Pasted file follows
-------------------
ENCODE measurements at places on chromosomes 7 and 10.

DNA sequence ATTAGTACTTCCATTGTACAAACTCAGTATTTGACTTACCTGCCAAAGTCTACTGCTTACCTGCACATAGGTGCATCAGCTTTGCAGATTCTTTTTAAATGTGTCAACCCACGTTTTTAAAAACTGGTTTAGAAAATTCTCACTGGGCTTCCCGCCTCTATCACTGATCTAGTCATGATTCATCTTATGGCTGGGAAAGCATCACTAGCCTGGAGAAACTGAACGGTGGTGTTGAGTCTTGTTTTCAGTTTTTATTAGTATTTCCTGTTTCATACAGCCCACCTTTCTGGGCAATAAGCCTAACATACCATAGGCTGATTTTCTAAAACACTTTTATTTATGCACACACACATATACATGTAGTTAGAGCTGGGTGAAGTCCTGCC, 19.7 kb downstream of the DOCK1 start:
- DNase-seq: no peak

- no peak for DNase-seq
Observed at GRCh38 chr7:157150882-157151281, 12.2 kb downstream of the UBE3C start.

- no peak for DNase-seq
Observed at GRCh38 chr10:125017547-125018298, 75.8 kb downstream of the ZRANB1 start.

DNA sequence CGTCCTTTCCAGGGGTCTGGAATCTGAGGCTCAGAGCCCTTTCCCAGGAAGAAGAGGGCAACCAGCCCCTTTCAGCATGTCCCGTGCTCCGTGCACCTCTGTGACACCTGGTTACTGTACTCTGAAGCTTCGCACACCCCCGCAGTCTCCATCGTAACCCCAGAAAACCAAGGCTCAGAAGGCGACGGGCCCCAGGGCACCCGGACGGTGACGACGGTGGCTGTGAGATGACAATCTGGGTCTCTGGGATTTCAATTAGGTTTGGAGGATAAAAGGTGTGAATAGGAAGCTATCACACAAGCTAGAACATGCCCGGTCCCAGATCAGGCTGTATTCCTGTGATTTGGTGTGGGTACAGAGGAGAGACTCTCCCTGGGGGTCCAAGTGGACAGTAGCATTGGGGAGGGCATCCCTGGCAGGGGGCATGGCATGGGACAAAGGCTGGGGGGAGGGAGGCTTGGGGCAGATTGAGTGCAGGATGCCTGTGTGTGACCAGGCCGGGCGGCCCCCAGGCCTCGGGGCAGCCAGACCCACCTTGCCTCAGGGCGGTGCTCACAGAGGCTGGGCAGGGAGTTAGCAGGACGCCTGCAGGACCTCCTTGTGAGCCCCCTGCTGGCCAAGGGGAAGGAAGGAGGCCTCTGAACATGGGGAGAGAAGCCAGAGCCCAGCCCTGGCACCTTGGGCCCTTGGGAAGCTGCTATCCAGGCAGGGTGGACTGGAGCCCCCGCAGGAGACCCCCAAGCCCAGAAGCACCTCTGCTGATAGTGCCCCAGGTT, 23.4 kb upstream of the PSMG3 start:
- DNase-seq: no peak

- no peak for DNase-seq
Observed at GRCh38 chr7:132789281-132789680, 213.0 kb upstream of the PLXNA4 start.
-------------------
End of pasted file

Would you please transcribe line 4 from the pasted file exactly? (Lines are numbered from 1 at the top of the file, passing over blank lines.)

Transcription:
- no peak for DNase-seq